Pump capacity necessary to water 20 acres of turf in Fort Collins area.

Asked January 5, 2017, 1:57 PM EST

I live in an HOA just east of I-25 in Windsor that uses a pump and pond to water about 20 acres of turf with raw water. Our existing pump has a capacity of 500 gpm @ 90 psi. We are planning on refurbishing our system, and are wondering if our existing pump is oversized. We have not been able to find any of the original design specs, drawings, or plans.
Do you have any sort of "rule of thumb" on needed pump capacity per acre?

Larimer County Colorado

1 Response

There is no rule of thumb on pump capacity per acre. Pump capacity is dependent on so many variables that there are no simple rules for determining size. Pump size/capacity depends on a number of variables, including:
1. pumping from a pond vs. well
2. elevation changes from where the water is being pumped to to highest spots in the system (pressure loss due to elevation)
3. mainline pipe size and run (pressure loss due to friction)
4. lateral pipe sizing and run (more friction loss)
5. number of heads per station and their optimal operating pressures - as well as existing spacing.
6. types of valves and backflow preventer (and even existence of a water meter after the pump) are also sources of pressure loss.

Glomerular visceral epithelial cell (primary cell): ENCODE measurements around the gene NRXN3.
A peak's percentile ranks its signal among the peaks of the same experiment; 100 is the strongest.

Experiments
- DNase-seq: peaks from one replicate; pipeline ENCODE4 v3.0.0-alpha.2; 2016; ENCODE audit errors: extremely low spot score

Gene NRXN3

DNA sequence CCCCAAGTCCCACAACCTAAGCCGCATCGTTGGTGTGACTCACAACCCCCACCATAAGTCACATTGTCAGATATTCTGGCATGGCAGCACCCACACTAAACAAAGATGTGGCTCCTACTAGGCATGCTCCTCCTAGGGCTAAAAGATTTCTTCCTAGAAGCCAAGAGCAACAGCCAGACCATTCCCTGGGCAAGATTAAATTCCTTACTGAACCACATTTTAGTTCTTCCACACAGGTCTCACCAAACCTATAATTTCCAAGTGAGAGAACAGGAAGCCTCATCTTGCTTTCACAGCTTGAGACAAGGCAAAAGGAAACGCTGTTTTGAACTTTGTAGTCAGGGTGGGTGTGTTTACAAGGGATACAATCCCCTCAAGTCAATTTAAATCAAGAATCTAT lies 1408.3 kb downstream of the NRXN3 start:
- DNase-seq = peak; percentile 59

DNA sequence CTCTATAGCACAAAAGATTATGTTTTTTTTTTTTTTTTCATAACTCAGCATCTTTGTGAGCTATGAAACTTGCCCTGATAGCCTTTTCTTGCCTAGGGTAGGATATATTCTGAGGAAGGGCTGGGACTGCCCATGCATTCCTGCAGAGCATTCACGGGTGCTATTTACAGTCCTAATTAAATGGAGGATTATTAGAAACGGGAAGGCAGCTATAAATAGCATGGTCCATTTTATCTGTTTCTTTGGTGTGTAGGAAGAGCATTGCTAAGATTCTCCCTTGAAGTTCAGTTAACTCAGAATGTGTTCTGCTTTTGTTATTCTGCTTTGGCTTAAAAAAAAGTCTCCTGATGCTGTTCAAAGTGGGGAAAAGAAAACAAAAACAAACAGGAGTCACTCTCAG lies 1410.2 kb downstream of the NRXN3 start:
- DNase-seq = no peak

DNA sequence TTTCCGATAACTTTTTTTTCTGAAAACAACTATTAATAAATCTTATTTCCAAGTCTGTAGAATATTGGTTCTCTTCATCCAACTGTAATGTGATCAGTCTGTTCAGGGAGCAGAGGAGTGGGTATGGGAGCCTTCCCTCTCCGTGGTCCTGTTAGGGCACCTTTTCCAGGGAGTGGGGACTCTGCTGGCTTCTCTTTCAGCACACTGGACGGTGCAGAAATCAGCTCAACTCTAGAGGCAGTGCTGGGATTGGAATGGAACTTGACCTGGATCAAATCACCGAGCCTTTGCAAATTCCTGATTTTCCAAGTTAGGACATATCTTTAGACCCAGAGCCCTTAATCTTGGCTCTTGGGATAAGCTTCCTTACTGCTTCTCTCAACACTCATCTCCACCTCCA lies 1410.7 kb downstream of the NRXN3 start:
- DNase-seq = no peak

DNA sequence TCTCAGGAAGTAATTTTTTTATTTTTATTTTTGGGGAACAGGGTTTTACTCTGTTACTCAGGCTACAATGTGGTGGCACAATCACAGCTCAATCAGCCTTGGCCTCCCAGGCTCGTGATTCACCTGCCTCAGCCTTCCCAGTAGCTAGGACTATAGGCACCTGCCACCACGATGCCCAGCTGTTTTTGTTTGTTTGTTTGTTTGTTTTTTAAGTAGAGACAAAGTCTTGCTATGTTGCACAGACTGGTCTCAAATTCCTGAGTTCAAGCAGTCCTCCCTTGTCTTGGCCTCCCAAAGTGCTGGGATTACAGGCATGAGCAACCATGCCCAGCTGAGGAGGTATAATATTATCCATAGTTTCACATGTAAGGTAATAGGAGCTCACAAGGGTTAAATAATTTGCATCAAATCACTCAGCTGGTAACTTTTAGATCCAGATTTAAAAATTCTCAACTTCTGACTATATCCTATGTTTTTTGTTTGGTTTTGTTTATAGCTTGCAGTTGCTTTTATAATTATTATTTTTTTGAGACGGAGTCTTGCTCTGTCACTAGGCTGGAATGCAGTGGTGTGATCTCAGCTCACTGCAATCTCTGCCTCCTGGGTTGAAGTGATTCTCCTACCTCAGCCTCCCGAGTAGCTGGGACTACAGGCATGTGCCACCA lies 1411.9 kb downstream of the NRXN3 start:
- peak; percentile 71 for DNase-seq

Total pressure loss for the system (i.e., which part of the system/station has the HIGHEST pressure loss) must be calculated in order to size the pump properly - or parts of the system won't operate properly if the DESIGN PRESSURE LOSS is lower than the TOTAL PRESSURE LOSS.

It's also important to know that two pumps can have the same exact horsepower and produce radically different flows and pressures - so just replacing a pump with one of apparent equal horsepower doesn't always work.

Without the original specs that show existing pipe sizing and run lengths (for mainline and laterals) and valve specs (for pressure loss), it is much more difficult to do these calculations. You can get the specs for the sprinkler heads and count how many per station, but you still need the pipe (size and run distance) information to calculate pressure loss between the pump and the highest (elevation change)/farthest /largest (# heads) station in your system.

You want to be sure that the pump you select is sufficient, but not oversized (which is a waste of money).

At this point, my recommendation would be to hire an irrigation specialist or company that specializes in irrigation system design and pumping systems. A couple of places to start:

CPS (CO Pumping Supply) Distributors
970 484-9300
207 N. Timberline Rd.
Fort Collins, CO 80524


375 E. Horsetooth Rd. Bldg. 2-202
Fort Collins, CO 80525-3196

Thanks, and good luck!